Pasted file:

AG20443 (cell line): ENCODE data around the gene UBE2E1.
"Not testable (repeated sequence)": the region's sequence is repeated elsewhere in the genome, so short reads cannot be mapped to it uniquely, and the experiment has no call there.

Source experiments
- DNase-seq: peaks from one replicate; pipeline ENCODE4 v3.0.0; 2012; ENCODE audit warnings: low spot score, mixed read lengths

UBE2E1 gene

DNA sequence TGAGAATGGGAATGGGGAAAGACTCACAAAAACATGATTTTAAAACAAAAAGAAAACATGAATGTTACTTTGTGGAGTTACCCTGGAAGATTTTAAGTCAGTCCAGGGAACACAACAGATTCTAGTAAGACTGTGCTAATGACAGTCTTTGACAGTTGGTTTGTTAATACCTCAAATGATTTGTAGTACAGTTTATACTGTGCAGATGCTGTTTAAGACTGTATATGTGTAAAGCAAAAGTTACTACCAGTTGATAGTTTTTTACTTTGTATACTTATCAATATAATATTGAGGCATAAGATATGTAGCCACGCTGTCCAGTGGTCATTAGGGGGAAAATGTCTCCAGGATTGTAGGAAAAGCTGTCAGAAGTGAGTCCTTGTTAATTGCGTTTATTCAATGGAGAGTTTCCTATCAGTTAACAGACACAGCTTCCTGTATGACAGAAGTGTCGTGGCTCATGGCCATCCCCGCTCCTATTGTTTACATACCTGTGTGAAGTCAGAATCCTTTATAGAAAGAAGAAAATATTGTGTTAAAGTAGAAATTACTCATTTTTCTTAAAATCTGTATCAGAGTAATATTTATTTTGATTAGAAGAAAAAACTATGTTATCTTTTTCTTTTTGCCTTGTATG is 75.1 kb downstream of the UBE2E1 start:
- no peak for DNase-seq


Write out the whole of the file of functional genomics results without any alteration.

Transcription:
AG20443 (cell line): ENCODE data around the gene UBE2E1.
"Not testable (repeated sequence)": the region's sequence is repeated elsewhere in the genome, so short reads cannot be mapped to it uniquely, and the experiment has no call there.

Source experiments
- DNase-seq: peaks from one replicate; pipeline ENCODE4 v3.0.0; 2012; ENCODE audit warnings: low spot score, mixed read lengths

UBE2E1 gene

DNA sequence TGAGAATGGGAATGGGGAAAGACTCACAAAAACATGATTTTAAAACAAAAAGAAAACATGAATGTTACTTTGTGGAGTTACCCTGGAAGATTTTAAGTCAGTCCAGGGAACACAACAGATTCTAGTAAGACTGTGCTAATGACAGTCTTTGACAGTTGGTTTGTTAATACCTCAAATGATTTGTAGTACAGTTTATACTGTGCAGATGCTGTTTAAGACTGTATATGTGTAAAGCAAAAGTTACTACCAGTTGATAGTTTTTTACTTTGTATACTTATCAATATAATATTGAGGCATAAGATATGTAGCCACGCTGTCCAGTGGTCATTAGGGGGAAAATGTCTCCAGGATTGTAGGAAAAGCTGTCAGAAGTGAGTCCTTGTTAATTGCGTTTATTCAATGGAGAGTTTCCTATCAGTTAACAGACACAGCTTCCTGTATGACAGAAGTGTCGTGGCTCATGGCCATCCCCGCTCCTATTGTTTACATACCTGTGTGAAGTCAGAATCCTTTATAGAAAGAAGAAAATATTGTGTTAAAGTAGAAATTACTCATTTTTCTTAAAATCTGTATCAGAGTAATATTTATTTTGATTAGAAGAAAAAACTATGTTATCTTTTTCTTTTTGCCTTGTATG is 75.1 kb downstream of the UBE2E1 start:
- no peak for DNase-seq